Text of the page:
“I didn’t talk to Norma,” he said, meaning Brian’s mother. His tongue was thick and slurry. “I couldn’t. She would hate me, blame me.”

I handed him his glass. “She would want to know what he meant to you,” I suggested.

“I guess I got it too. I told Brian I didn’t care.”

“You’ve taken the test?”

He shook his head. “But this,” he said, patting the back of his head. I reached over and put my palm against his Cherokee mane of black hair and encountered what felt like a large and moist scab. It encased most of his scalp. When I withdrew my hand and saw that it was red with blood, my heart pounded. I lurched for the kitchen sink and splashed myself with antibacterial soap, wringing my hands and scrutinizing my flesh for cuts and abrasions.

“Doug, what is that? You’re bleeding.”

He shrugged. The liquor had put a childish look on his face, sadness crossed with amazement. I noticed for the first time that the collar of his shirt was pink from his wound.

“Do you have a doctor?” I asked. He didn’t answer. “You need a good doctor, someone who understands AIDS. They know how to prevent the infections now. People are living with this. They can prevent death.” Tears filled his eyes, but he still said nothing.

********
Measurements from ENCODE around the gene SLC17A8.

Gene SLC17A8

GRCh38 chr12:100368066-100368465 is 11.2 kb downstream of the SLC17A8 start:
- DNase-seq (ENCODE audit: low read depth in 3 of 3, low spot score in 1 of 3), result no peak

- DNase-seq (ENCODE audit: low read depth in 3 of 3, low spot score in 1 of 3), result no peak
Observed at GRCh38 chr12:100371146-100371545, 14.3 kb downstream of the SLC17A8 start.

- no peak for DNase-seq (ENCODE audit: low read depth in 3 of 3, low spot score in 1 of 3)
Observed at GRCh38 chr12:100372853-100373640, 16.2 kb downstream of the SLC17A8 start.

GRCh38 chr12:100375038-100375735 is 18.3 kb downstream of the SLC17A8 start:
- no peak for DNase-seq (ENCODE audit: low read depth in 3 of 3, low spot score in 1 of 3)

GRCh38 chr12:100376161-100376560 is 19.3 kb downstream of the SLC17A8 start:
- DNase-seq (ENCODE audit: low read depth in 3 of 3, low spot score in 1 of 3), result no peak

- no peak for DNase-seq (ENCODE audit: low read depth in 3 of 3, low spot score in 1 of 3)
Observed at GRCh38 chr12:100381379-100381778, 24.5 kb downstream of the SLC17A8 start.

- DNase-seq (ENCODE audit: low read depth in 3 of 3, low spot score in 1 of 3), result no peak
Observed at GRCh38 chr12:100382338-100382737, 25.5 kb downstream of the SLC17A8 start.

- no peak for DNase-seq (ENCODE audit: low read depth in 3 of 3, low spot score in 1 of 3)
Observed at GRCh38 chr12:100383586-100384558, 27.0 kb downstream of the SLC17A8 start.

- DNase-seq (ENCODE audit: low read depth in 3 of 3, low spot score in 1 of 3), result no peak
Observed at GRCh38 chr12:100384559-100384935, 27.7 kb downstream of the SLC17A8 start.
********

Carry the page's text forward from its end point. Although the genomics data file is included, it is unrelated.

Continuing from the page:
“You have to come with me to New York,” I spontaneously added. “They’ve got way more experience there. I’ll get you to the right people. Don’t worry about money, I have a good job. I have room in my apartment. You can’t stay in Colorado.”

The invitation surprised me as much as it did him. But with Brian’s death, I felt a need to stop rummaging through the epidemic as a journalist, with the illusion of agency. I had been sitting on the sidelines for long enough.

“Let me take care of you,” I heard myself say.

Doug rocked unsteadily on his heels, then he kissed me drunkenly, which I took as his acceptance, though it may well have meant nothing. I mailed him a ticket, and a week later I met his flight at JFK and escorted him to the East Village, where we would figure out how to fight his illness together. I wasn’t surprised when our arrangement turned into an awkward romance. I felt the purest kind of love for him and what he had represented: our hopeful youth, our place in the world, life itself. I clung to him, and he allowed it — he needed it maybe as much as I did.